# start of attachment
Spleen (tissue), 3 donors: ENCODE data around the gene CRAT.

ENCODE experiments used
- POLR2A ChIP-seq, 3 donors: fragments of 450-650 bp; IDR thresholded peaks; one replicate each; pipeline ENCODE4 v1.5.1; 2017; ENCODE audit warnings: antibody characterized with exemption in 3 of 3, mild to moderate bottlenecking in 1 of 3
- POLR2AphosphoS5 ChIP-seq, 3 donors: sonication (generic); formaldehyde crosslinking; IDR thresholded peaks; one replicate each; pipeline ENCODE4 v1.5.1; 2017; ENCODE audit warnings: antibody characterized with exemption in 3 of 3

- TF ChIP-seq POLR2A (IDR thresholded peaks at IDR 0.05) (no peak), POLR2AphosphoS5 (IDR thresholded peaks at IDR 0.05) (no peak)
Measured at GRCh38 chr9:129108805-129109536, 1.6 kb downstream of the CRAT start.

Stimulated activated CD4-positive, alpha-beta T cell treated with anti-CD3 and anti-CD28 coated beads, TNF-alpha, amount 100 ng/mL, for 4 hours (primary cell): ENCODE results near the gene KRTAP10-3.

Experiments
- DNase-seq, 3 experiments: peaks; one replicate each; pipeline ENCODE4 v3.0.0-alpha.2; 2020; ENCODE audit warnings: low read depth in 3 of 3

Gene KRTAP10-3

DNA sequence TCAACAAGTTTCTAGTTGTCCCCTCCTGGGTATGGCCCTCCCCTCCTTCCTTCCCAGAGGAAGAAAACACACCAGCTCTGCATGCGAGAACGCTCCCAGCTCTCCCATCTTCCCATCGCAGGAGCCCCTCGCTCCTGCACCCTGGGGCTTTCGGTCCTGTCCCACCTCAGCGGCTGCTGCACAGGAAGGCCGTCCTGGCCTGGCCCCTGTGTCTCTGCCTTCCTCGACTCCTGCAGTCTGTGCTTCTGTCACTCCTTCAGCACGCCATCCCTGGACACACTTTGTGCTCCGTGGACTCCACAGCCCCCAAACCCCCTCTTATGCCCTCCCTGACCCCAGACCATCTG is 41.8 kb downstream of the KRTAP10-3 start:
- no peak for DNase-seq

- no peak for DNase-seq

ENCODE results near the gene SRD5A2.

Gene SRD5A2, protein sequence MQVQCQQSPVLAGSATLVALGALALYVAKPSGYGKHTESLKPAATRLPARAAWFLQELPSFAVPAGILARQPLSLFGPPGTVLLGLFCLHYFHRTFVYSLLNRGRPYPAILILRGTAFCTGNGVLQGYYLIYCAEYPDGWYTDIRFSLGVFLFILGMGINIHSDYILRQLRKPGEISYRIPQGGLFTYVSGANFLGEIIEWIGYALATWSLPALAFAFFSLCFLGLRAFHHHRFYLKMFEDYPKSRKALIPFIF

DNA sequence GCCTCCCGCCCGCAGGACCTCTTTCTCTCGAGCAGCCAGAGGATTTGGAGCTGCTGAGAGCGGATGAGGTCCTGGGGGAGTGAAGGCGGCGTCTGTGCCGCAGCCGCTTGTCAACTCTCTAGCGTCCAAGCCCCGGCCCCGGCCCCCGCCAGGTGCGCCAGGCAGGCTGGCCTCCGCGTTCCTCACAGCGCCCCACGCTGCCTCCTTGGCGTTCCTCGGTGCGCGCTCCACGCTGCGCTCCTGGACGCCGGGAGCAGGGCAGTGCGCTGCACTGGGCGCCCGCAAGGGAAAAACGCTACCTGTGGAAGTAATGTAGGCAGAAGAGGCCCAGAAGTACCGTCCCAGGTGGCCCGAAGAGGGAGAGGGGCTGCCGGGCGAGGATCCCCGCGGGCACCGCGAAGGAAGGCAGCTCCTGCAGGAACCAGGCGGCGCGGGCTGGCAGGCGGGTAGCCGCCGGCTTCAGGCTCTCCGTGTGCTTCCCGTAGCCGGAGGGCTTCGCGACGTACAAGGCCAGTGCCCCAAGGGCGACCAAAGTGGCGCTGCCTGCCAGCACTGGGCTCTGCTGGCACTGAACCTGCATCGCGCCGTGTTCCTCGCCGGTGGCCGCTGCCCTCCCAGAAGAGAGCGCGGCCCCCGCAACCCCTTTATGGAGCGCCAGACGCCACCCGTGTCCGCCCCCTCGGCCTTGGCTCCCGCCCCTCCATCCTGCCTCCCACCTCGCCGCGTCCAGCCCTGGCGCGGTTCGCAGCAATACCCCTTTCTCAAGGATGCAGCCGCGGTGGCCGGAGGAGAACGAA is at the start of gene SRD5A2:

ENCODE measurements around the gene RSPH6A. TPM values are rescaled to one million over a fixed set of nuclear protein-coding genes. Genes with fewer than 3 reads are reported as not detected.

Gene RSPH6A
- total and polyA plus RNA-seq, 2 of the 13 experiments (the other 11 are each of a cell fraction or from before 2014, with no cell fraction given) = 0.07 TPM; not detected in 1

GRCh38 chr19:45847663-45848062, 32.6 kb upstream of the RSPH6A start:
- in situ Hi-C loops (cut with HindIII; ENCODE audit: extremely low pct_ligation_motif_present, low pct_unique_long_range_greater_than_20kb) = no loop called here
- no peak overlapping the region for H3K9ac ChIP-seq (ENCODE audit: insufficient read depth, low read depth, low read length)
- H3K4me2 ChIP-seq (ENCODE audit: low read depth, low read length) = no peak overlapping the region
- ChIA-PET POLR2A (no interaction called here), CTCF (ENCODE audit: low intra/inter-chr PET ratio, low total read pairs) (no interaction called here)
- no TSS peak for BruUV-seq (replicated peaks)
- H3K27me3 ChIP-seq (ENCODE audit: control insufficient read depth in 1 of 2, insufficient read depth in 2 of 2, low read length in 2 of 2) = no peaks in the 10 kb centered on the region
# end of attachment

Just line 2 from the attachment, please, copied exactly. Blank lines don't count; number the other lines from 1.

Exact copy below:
ENCODE experiments used